Much has changed in the world since 1993, but the classic book on marketing, "The 22 Immutable Laws of Marketing," is still highly relevant. Find out how location-based leisure entrepreneurs violate three particular laws to become industry road kill.
Back in 1993, Al Ries and Jack Trout, two highly respected marketing strategists, published their classic book, The 22 Immutable Laws of Marketing, which is still in publication. Their laws were based on what they had distilled during 25 years of marketing experience as the basic laws governing success and failure in the marketplace. Basic laws are just that, principles that govern, and 17 years later, they are just as true and applicable as they were when the book was first published.
In defining marketing, Ries and Trout don’t just mean in the sense of advertising. They reference marketing in the broader sense, which includes product development.
All 22 laws apply to location-based entertainment (LBE) as well as the larger category of the location-based leisure (LBL) industry. However, in our company’s experience, we see many start-up entrepreneurs continually getting in trouble by violating three of the 22 immutable laws: the Law of Sacrifice and the Law of Division, which are related, and the Law of Acceleration.
Let’s start with the Law of Sacrifice. Ries and Trout state, “If you want to be successful today, you should give something up. There are three things to sacrifice: product line [meaning product offerings], target market, and constant change.” In their book, they cite many examples of companies that have a narrow focus of both offerings and target market (what is referred to as a “focused assortment’’) and are successful and generalist companies that offer a broad range of products to a broad market who are weak or no longer in business. In the retail industry, they cite department stores as an example of a retail category in trouble by trying to sell everything (that was back in 1993, and their predictions have rung true) compared to the many successful specialty retailers. “Where is it written you have to appeal to everyone?” they ask. And finally for the third sacrifice, constant change, they write, “Where is it written that you have to change your strategy every year at budget review time? If you try to follow the twists and turns of the market, you are bound to wind up off the road. The best way to maintain a consistent position is not to change in the first place.”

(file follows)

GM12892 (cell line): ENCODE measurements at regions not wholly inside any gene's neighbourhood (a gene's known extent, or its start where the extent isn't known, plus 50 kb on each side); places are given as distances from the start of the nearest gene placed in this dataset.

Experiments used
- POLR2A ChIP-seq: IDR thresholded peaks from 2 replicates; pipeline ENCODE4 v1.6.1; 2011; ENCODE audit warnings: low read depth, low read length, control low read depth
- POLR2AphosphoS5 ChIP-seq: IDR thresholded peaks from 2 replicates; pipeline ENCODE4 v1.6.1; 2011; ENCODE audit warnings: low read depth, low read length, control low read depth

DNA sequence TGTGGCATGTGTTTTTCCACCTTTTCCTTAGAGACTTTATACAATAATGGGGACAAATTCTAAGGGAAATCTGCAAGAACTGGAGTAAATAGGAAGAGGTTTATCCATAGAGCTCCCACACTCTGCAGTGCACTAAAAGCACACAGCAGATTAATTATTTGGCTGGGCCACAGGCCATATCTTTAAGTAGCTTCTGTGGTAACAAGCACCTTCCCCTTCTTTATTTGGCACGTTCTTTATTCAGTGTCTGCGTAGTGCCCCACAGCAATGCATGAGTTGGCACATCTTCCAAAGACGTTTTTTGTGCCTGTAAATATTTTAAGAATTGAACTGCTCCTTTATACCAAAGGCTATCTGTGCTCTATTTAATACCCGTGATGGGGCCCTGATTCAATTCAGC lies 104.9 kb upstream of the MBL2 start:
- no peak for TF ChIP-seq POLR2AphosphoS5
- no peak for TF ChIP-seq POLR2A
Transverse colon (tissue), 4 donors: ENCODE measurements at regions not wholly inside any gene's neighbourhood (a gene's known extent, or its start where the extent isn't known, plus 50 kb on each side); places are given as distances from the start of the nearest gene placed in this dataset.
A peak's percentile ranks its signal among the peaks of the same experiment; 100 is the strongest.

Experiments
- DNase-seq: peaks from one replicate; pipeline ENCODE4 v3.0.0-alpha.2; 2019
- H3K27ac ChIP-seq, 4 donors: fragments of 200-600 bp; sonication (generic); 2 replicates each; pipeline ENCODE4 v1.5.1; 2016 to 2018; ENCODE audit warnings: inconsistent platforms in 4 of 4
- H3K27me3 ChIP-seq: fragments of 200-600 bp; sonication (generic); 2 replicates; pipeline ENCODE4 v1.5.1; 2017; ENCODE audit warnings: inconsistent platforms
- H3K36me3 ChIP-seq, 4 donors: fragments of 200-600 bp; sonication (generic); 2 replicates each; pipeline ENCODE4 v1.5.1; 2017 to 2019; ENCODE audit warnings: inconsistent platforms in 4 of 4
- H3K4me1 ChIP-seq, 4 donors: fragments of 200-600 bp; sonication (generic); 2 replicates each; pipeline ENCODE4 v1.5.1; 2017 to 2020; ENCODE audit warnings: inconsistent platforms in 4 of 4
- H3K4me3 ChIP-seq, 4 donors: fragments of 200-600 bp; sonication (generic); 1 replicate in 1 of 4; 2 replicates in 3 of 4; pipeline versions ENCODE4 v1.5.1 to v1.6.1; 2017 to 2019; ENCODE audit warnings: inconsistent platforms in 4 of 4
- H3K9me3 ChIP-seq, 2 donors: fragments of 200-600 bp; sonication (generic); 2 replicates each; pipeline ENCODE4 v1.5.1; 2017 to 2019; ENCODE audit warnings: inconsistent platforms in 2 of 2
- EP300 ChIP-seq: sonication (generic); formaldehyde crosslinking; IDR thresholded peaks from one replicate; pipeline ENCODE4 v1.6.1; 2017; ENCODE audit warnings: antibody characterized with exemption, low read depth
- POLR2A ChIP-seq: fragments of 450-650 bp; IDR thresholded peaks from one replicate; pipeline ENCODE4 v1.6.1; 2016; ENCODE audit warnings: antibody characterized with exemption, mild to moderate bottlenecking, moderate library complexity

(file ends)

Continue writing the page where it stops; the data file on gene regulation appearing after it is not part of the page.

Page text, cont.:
The second immutable law, the Law of Division, says that over time, a category will divide and become two or more categories. In their book, Ries and Trout explain that a category starts off as a single entity, such a computers. But in time, the category broke into mainframes and minicomputers. In turn those two categories divided into others, with minicomputers splintering into workstations, PCs, laptops, notebooks and others. Another prime example they use is beer. Now we have domestic and imported beer; premium and popular-priced beer; light, draft and nonalcoholic beers; mass-produced and microbrews.
The Law of Acceleration is rather simple: Successful businesses are not built on fads, they’re built on trends. According to the book, “a fad is a short-term phenomenon that might be profitable, but a fad doesn’t last long enough to a do a company much good.” They go on to explain companies often gear up as if a fad were a trend, and as a result, get stuck with a lot of expensive stuff.